The anecdotes: Sarkozy is reputed to have made his political career through calculation and sheer unbridled ambition, despite lacking the prestigious political education shared by most of his colleagues (he failed to earn his degree from Sciences Po – Institute for Political Studies – due to his sub-standard performance in English). He made nice to Chirac in order to insure his rise to power, and even dated his daughter, then betrayed him by supporting another candidate against him and eventually rallied support to take over the UMP party from the Gaullists (Chirac, of course, among them). When Paris Match published a photo of Sarkozy’s (then-estranged) wife Cécilia with her lover of the moment, Sarkozy allegedly called the owner – his friend Arnaud Lagardère – and had the editor fired.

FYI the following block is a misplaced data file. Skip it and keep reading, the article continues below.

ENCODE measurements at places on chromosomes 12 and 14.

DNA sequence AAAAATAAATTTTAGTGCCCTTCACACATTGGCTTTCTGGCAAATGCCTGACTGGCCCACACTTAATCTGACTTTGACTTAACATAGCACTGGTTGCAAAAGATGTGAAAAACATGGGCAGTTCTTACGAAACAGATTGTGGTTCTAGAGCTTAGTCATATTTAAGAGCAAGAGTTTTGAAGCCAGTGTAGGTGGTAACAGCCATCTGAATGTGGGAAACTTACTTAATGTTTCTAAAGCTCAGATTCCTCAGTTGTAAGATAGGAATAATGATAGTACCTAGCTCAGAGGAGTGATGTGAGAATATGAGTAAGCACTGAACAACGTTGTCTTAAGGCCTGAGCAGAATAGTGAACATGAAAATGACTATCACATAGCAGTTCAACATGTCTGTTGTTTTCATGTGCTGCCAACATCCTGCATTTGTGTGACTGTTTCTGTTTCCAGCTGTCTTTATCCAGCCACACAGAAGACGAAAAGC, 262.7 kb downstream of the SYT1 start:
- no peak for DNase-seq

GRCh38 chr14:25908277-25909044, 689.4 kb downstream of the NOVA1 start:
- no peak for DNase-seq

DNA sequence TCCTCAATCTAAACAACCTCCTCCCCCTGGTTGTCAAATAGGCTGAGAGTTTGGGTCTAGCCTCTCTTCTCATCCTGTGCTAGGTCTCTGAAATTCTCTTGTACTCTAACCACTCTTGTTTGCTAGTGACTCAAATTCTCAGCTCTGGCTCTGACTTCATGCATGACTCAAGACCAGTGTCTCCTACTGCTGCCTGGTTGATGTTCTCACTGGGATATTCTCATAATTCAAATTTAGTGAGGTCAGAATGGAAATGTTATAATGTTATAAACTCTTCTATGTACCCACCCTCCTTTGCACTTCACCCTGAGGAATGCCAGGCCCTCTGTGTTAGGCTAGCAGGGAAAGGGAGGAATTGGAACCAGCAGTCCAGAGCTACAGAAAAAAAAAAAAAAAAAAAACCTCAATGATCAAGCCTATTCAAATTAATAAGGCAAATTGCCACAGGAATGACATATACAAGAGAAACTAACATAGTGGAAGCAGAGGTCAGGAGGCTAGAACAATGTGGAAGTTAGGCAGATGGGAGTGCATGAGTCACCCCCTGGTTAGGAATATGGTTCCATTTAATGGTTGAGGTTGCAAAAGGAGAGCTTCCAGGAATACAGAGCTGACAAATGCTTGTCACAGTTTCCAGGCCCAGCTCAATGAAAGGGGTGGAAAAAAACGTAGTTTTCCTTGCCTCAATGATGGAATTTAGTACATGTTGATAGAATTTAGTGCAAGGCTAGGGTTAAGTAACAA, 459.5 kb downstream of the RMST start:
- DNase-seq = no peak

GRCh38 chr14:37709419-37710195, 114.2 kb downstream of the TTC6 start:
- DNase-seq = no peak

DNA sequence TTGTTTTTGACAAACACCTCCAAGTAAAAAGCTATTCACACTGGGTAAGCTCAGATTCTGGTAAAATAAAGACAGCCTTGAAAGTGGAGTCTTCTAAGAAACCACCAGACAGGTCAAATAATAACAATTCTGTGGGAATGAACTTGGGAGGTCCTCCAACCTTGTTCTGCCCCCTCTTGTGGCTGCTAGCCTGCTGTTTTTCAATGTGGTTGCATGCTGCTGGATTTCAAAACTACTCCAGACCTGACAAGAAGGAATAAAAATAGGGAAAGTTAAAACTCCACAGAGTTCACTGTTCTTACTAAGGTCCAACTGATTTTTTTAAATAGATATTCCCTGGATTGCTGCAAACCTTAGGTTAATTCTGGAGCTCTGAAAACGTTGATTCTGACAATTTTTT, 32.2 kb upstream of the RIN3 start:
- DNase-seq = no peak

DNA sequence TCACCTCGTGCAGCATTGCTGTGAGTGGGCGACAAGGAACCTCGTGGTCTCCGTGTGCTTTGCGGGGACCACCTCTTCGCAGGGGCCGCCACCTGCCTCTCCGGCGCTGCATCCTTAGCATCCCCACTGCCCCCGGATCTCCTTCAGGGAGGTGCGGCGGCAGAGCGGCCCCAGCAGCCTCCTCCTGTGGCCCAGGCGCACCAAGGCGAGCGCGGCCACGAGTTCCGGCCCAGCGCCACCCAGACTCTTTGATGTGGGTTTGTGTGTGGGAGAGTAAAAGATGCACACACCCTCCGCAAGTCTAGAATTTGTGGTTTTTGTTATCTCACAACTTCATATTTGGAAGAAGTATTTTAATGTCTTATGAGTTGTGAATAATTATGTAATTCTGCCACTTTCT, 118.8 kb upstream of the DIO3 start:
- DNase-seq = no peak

The reality: For Sarkozy, the dissemination of information consists largely of manipulation, disinformation, and intimidation. The numerous allegations that he has prevented this or that book or article from being published may be difficult to prove (the latest controversy is over Serge Portelli’s recent book on Sarkozy, Ruptures, made available on the internet when a pre-election publication was refused), but his bullying of the press is public and in the open: according to Sarkozy, the very mainstream newspaper Libération contributes to criminality by criticizing him. This charge was made after the events in the in the Gare du Nord last month, when protests against the police and Sarkozy (crowds shouted “CRS [French riot police], SS” and other anti-Sarkozy chants) were followed by incidents of looting and destruction of property. Sarkozy prefers his own approach to informing the public about the facts of the case: he joined the new Minister of the Interior, François Baroin, in spreading misleading, grossly exaggerated, and simply false information about the criminal record and immigration status of the passenger whose brutal arrest sparked the protests.